Alexander Adam

Alexander Adam

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Please note that the content of this book primarily consists of articles available from Wikipedia or other free sources online. Alexander Adam (June 24, 1741 - December 18, 1809) was a Scottish teacher and writer on Roman antiquities. He was born near Forres, in Morayshire. From his earliest years he showed uncommon diligence and perseverance in classical studies, notwithstanding many difficulties and privations. In 1757 he went to Edinburgh, where he studied at the university. His reputation as a classical scholar secured him a post as assistant at Watson's Hospital and the headmastership in 1761. In 1764 he became private tutor to Alexander Kincaid, afterwards Lord Provost of Edinburgh, by whose influence he was appointed in 1768 to the rectorship of the High School on the retirement of Mr Matheson, whose substitute he had been for some time before. From this period he devoted himself entirely to the duties of his office and to the preparation of his numerous works on classical literature. His popularity and success as a teacher are strikingly illustrated by the great increase in the number of his pupils, many of whom subsequently became distinguished men, among them being Walter Scott, Lord Brougham and Francis Jeffrey.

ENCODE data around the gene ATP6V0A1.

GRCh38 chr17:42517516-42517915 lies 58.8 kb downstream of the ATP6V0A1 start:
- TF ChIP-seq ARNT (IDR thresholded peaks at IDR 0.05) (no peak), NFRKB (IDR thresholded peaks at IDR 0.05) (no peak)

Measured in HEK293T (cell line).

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Product details

  • Paperback | 72 pages
  • 152 x 229 x 4mm | 118g
  • Cred Press
  • United States
  • English
  • 6134959863
  • 9786134959865